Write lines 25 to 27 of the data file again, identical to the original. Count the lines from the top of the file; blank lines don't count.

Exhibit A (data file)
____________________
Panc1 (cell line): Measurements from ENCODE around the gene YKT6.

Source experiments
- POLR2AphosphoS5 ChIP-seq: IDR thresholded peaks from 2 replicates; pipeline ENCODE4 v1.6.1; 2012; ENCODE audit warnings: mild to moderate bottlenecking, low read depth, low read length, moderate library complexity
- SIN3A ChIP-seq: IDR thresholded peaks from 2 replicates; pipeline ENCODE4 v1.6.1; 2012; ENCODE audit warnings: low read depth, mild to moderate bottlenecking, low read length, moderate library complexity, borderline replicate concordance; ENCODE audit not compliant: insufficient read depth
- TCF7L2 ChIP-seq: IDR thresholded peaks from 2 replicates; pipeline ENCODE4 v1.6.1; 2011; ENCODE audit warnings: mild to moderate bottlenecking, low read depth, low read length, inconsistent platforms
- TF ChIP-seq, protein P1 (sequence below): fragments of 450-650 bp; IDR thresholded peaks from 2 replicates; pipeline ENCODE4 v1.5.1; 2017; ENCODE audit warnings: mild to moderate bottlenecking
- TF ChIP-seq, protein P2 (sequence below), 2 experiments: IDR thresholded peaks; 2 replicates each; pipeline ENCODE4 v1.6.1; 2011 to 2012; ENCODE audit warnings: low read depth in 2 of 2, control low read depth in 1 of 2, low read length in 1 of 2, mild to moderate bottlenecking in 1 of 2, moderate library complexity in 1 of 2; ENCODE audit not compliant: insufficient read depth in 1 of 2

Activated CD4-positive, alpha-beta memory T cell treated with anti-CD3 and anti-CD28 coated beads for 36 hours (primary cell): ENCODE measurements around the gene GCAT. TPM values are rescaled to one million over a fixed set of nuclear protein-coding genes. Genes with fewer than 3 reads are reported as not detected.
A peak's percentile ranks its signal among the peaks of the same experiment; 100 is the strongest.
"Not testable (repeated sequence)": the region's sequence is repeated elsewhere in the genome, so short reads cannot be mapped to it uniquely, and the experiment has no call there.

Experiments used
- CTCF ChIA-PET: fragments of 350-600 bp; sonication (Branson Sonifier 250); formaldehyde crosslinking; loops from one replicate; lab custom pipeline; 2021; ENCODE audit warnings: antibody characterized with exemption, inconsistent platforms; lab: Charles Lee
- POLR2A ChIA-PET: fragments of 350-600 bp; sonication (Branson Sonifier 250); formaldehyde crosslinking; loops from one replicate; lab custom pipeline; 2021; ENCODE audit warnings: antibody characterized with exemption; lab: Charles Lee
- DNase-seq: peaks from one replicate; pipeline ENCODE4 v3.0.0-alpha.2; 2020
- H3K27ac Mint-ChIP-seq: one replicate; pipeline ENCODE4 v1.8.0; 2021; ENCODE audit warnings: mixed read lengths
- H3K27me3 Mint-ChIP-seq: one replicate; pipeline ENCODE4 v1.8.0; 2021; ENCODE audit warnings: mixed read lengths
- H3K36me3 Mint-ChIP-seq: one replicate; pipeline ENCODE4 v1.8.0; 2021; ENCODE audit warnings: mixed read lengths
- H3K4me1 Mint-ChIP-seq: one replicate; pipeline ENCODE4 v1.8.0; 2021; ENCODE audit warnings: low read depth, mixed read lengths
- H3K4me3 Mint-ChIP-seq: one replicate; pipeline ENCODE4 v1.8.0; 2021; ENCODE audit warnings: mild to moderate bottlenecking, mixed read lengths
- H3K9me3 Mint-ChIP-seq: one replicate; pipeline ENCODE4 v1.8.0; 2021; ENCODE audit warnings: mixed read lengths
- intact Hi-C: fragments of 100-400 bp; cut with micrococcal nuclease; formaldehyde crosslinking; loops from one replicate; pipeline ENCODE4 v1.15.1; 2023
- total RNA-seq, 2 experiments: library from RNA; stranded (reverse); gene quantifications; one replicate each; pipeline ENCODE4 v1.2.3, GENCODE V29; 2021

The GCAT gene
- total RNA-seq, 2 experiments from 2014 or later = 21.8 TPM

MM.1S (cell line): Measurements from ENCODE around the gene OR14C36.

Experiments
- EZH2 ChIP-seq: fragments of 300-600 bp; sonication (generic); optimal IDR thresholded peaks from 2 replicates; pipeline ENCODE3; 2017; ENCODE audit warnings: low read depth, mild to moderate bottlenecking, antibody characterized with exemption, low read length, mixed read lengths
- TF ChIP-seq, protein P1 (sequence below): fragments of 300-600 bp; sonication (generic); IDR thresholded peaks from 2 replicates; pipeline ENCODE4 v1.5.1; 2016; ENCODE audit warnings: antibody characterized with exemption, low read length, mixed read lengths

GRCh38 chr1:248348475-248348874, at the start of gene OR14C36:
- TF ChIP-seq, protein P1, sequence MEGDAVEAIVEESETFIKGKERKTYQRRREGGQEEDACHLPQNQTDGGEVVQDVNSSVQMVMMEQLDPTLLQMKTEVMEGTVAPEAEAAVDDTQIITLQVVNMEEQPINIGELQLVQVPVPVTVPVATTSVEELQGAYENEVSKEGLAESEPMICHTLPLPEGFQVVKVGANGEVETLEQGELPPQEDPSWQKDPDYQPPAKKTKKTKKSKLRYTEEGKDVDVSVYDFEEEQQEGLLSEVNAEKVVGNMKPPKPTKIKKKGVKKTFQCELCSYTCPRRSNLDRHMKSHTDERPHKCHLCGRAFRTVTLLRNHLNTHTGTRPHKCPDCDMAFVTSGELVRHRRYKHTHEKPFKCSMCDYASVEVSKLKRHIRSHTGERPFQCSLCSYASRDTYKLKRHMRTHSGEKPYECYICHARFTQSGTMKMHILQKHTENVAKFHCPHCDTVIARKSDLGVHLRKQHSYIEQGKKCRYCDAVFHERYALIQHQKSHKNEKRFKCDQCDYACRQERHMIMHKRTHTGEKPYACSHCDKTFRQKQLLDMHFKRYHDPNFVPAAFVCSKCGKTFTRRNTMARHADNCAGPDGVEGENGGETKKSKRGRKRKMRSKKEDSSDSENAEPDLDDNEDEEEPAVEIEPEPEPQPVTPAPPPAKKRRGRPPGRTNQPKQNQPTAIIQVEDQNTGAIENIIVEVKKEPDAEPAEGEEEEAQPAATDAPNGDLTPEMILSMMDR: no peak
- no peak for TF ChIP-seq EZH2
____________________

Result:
MM.1S (cell line): Measurements from ENCODE around the gene OR14C36.

Experiments
- EZH2 ChIP-seq: fragments of 300-600 bp; sonication (generic); optimal IDR thresholded peaks from 2 replicates; pipeline ENCODE3; 2017; ENCODE audit warnings: low read depth, mild to moderate bottlenecking, antibody characterized with exemption, low read length, mixed read lengths